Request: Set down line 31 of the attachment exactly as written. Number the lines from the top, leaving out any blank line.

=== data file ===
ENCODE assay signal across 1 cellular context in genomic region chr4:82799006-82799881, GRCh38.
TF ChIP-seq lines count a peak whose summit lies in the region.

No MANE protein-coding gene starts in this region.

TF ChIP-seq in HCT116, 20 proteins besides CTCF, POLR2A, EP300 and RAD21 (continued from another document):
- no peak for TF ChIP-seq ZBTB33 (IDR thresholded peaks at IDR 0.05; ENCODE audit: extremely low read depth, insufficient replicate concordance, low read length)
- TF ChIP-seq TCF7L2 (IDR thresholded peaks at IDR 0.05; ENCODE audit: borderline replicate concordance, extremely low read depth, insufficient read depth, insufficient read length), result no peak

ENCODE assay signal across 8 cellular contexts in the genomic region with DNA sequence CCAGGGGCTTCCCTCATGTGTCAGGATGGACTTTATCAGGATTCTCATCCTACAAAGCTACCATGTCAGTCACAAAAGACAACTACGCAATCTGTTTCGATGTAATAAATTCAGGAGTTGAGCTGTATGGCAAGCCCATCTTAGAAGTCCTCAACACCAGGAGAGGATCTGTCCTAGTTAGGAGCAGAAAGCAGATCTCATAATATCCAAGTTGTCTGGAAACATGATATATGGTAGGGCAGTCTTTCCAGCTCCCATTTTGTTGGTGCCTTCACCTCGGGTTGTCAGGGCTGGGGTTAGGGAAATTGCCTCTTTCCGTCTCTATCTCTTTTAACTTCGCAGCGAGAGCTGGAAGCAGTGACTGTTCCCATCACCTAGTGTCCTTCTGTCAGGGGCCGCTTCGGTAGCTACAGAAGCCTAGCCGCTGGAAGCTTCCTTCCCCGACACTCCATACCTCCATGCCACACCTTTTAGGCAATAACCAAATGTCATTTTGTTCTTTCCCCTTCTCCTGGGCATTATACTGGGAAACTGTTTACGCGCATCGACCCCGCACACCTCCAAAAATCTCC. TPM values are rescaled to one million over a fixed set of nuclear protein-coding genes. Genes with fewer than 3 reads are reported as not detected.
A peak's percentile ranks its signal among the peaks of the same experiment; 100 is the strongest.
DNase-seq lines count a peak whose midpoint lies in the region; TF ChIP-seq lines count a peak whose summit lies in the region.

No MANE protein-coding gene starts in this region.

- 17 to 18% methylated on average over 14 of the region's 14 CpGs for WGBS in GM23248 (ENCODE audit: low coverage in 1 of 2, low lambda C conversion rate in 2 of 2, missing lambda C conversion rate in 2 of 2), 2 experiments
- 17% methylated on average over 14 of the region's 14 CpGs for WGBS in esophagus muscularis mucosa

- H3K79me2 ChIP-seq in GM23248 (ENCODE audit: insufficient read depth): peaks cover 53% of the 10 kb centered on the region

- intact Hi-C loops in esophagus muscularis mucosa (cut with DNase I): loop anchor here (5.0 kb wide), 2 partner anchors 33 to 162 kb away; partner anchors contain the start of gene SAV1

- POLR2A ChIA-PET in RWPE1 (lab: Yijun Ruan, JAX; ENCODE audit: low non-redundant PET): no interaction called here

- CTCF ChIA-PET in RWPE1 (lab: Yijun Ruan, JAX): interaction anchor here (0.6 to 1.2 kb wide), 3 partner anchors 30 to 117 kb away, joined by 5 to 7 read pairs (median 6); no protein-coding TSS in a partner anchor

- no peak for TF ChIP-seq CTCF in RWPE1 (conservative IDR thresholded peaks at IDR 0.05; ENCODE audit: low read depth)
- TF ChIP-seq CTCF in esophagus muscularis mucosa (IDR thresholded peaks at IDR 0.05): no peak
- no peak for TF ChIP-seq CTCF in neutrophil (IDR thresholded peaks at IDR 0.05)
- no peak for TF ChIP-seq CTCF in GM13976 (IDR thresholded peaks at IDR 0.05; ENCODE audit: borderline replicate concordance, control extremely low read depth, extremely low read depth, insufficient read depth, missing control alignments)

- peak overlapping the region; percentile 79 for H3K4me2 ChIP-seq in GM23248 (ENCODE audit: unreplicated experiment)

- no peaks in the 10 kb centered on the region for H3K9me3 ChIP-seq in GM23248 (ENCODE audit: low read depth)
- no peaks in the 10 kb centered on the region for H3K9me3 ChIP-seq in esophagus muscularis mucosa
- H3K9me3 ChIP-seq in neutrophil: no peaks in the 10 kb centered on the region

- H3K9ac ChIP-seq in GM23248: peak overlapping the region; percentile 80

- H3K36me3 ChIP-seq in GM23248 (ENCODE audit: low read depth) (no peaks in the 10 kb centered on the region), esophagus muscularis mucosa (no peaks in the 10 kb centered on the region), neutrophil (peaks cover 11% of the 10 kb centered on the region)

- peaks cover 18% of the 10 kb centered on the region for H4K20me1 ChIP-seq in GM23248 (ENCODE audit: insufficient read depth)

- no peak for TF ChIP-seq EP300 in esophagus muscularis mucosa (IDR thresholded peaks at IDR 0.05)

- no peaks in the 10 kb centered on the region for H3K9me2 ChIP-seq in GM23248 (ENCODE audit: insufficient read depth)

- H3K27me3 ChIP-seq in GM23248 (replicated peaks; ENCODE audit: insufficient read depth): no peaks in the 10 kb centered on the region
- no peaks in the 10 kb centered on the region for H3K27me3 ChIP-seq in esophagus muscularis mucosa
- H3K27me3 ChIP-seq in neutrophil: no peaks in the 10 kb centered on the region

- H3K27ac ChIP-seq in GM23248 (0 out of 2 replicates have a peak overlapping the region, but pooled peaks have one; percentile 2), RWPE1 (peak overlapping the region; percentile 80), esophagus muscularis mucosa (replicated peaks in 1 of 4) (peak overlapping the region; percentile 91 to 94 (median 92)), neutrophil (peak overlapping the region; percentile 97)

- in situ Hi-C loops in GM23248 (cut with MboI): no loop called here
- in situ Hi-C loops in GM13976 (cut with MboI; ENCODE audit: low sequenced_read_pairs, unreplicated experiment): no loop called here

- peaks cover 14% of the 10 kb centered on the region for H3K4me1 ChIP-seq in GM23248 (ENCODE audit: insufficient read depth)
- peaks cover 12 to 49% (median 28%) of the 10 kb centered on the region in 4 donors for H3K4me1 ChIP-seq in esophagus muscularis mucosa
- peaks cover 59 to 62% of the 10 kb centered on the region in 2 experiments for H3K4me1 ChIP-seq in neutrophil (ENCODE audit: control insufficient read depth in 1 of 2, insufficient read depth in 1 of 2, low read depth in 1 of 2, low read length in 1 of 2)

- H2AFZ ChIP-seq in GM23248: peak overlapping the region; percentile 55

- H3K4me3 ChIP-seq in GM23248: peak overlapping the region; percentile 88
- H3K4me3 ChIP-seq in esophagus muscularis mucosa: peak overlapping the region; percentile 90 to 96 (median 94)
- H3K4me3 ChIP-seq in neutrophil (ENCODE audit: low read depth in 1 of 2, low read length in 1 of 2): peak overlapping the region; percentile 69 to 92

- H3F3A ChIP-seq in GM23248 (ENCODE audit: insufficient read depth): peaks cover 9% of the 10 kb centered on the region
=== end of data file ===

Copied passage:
- no peaks in the 10 kb centered on the region for H3K27me3 ChIP-seq in esophagus muscularis mucosa